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We really need a FOSS search engine with, and this is important: its own in-house, FOSS crawler

@fakefred @penguin42 federating a search engine would be pretty difficult, but I would be interested in seeing some research around community ownership of the crawled data.

@sir @fakefred I think that storage and access is the challenge - and trust if it's federated, you don't want all searches to get redirected to porn sites or other vendors sites.

@sir a search engine that searches only (independent) blogs would be great too

@simon There's wiby.me/ which searches only non-commercial websites with little-to-no CSS/JavaScript. It's not opensource though.

@sir For a crawler other than Google or Bing there's Mojeek (not opensource, sorry) or Yacy. I'm not sure if there's any others... Maybe there should be?

@sir #searx is a FOSS search engine & #yacy is a FOSS crawler, and they work together.

@selea @sir i just know that I've encountered some searx instances that source indexes from a yacy instance running on the same host. I've not installed it myself.

@aktivismoEstasMiaLuo @selea @sir

yacy.everdot.org/ defaults to only sourcing the global + a private yacy network and searx.everdot.org/ includes a private yacy network by default.

One major problem with using the global yacy network is that you have to decide a cut-off for how long you want to wait for global results and drop slower servers because some use minutes before they respond. That's just too slow. Also, patch is needed to sort results, default is first come first shown.

@sir lets hope spider/ask.moe will free us from this search engine prison. I've been using qwant which seem to make similar promises to ddg, but its also not FOSS which is a shame.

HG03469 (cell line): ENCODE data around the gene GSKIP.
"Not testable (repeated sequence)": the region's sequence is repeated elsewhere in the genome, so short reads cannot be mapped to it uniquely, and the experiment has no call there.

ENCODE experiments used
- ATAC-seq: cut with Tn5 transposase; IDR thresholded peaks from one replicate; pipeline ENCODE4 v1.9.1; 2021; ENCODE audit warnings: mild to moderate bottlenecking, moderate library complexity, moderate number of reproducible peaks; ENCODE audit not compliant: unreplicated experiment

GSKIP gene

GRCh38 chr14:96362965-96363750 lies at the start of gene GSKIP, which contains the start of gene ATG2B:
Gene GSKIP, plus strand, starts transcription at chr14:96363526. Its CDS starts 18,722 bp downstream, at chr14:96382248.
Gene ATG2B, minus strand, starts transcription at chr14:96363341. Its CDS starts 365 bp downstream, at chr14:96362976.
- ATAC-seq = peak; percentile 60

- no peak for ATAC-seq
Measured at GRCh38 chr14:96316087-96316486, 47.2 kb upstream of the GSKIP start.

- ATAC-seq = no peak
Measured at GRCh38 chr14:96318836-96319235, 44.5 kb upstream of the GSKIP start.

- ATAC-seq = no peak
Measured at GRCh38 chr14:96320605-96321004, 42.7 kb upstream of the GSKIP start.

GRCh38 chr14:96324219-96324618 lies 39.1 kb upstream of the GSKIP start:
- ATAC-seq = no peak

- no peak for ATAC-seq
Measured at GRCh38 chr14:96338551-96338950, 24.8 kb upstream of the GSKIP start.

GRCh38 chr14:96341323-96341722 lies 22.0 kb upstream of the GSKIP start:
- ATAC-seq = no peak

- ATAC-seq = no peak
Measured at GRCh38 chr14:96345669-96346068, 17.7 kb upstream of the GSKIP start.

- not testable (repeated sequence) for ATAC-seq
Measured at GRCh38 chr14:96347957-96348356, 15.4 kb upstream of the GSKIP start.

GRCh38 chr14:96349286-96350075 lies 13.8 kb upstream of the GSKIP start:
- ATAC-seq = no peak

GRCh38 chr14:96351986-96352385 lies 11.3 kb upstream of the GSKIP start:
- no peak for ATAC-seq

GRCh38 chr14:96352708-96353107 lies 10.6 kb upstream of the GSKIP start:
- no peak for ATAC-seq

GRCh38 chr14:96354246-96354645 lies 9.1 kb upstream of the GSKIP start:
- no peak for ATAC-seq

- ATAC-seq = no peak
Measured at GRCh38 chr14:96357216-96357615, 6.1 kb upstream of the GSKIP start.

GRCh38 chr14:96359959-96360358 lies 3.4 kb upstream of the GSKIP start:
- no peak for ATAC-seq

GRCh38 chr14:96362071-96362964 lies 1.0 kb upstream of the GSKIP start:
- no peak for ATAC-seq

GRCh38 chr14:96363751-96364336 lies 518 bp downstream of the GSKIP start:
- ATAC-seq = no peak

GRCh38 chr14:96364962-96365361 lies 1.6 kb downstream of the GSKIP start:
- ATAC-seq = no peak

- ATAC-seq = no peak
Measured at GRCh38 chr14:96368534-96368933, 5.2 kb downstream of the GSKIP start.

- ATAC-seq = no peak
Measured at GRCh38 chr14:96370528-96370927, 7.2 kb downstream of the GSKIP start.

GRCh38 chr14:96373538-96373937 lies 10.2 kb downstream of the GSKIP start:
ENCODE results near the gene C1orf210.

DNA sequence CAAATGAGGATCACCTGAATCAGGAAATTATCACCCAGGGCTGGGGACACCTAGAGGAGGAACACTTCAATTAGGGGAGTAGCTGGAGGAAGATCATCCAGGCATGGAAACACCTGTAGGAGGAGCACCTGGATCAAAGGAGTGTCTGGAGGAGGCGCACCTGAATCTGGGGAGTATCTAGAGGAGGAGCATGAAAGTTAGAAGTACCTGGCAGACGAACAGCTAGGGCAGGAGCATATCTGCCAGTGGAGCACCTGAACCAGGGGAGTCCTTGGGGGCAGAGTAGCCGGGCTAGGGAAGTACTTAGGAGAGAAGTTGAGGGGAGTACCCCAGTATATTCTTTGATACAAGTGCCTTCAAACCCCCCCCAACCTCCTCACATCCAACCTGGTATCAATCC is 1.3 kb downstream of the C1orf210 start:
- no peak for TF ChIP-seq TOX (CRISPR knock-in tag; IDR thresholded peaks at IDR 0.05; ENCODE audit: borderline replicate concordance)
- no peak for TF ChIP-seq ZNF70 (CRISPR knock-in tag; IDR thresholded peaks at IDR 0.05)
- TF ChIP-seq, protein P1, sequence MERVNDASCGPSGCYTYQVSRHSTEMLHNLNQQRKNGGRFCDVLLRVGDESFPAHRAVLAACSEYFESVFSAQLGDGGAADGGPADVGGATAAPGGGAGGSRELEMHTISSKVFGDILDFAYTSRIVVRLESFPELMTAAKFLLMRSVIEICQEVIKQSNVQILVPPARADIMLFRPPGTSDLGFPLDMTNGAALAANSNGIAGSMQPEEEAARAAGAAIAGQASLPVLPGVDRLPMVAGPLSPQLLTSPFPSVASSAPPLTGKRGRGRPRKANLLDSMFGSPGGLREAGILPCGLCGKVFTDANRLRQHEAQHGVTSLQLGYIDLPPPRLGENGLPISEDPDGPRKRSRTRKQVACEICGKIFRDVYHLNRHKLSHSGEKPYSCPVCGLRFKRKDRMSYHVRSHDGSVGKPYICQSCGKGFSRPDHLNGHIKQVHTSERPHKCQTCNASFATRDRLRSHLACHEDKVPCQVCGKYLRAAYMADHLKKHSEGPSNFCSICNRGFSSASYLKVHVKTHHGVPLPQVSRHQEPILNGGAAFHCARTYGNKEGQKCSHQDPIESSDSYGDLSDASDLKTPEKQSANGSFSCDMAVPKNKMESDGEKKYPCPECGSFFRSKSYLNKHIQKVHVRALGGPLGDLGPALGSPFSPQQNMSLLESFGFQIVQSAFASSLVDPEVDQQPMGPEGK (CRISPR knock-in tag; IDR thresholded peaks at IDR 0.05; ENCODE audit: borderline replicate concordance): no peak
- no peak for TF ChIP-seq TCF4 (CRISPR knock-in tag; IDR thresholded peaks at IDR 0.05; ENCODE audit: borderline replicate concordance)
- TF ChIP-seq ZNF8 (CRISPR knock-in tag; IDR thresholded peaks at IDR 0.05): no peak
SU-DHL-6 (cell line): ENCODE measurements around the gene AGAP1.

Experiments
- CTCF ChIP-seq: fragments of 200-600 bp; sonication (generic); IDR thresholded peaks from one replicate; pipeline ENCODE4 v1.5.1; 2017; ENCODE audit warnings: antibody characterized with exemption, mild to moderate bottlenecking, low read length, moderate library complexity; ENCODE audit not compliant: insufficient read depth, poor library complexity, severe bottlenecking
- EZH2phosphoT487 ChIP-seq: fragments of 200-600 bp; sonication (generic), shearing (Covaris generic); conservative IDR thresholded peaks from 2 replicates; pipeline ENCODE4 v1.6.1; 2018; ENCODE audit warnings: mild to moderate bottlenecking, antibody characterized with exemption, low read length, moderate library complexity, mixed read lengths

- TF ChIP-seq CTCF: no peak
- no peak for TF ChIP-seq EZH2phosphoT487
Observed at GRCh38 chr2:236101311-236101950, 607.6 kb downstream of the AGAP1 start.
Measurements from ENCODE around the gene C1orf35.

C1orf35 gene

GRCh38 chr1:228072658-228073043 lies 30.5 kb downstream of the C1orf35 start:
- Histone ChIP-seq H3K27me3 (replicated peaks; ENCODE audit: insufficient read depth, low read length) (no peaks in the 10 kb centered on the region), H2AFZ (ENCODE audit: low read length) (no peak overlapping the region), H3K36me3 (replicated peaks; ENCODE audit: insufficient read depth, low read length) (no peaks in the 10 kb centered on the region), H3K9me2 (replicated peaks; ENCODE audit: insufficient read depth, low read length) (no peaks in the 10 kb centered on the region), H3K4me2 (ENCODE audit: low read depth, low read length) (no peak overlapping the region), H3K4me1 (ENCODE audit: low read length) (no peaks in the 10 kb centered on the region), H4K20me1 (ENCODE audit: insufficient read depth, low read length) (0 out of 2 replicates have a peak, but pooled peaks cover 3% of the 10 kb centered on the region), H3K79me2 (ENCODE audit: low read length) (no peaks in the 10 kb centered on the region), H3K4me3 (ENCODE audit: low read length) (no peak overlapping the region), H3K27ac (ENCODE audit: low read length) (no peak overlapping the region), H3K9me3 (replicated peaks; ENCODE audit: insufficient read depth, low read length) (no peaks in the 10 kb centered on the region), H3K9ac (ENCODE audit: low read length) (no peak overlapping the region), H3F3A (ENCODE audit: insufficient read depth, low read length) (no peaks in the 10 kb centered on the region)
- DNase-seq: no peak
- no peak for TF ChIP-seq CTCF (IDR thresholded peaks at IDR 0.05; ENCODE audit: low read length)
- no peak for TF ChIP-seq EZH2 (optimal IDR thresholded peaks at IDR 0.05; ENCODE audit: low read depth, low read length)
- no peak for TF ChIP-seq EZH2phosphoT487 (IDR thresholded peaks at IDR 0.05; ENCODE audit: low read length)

@sir yacy is pretty cool in this respect. i love the idea of it, tho i think the implementation is strange. i do use it though to index all the blogs i subscribe too.

but i agree there's very little in this part of the FOSS world. most things just leverage existing search engines (e.g. searx)

@sir The Gigablast search engine published their source code to a git repository a while back, but it definitely needs an overhaul.

@sir I was literally just working on this! My use-case is that I've contributed lots on GitHub and I want to download all of the repos I've worked on... but I can't get a list of them.

Currently fighting with their GraphQL API, but I'd kill for a "give me a list of all repos where a commit is authored by me" search query.

@christianbundy that's not what I meant. I meant a FOSS search engine for searching the web at large

@sir oh! I haven't looked into those in a while, last I saw I think YaCy was state-of-the-art. If you find anything (or build anything) I'd be happy to test.

@_1751015 where can I play with a search engine powered by this data?

@cuniculus @_1751015 tbh I don't think a distributed search engine is the right approach

@sir @_1751015

Yeah, since it requires loads of storage and fat bandwidth

@cuniculus @sir YaCy has some niche applications that are interesting. Check the writing here and the comments:
susa.net/wordpress/2020/05/per
Personal index of curated URLs + eventually sharing the index - IMO it has advantages over a general purpose search engine.

@sir I don't have information about a search engine using the Common Crawl data. They have a compiled list with references to various small projects that use the data:
commoncrawl.org/the-data/examp

@sir Even if you have a FOSS search engine with a FOSS crawler like what's running on yacy.everdot.org/ you'll quickly run into performance issues and economic issues. Going FOSS won't automatically bring in advertisement revenue and that's what Google/Bing/etc actually do, they are advertisement agencies not search engines. That's how they afford thousands of servers. There's free software but there's no such thing as free hardware.

@sir Agree. But, once and again: Maybe this is not so much a F(L)OSS issue but more an issue of handling a large, potentially decentralized / distributed search index at runtime, keeping things available, stable, performant 24x7. Maybe, finally, a situation to understand our current focus on code and code licensing is important but not *all* it takes to have working technology available.....? 🙂

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